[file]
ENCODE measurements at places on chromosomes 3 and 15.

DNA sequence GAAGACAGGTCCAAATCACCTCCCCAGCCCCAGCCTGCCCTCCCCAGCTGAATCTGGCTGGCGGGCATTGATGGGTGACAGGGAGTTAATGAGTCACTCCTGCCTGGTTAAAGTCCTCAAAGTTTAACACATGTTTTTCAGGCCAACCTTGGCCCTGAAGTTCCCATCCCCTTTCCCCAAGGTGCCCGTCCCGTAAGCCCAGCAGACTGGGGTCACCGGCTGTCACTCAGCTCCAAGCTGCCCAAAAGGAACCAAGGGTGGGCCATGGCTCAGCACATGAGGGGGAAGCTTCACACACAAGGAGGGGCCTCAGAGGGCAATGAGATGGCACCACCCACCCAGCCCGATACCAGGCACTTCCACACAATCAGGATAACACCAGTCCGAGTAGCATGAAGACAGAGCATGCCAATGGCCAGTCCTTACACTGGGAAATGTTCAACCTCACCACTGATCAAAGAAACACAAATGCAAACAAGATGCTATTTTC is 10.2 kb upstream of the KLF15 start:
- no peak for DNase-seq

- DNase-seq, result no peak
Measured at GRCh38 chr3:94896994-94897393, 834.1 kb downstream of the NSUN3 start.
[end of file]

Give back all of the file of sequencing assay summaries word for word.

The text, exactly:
ENCODE measurements at places on chromosomes 3 and 15.

DNA sequence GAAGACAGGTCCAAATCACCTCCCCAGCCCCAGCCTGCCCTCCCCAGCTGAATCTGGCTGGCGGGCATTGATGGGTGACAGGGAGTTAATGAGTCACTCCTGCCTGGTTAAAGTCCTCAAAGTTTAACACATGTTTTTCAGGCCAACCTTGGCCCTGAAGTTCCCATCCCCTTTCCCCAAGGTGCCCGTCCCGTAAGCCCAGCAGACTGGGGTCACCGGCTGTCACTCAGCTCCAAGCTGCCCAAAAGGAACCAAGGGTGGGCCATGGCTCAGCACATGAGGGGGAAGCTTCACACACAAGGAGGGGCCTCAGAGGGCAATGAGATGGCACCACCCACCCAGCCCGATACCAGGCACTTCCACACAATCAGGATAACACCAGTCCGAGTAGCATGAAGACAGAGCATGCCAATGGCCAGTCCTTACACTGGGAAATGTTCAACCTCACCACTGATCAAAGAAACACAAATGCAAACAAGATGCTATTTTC is 10.2 kb upstream of the KLF15 start:
- no peak for DNase-seq

- DNase-seq, result no peak
Measured at GRCh38 chr3:94896994-94897393, 834.1 kb downstream of the NSUN3 start.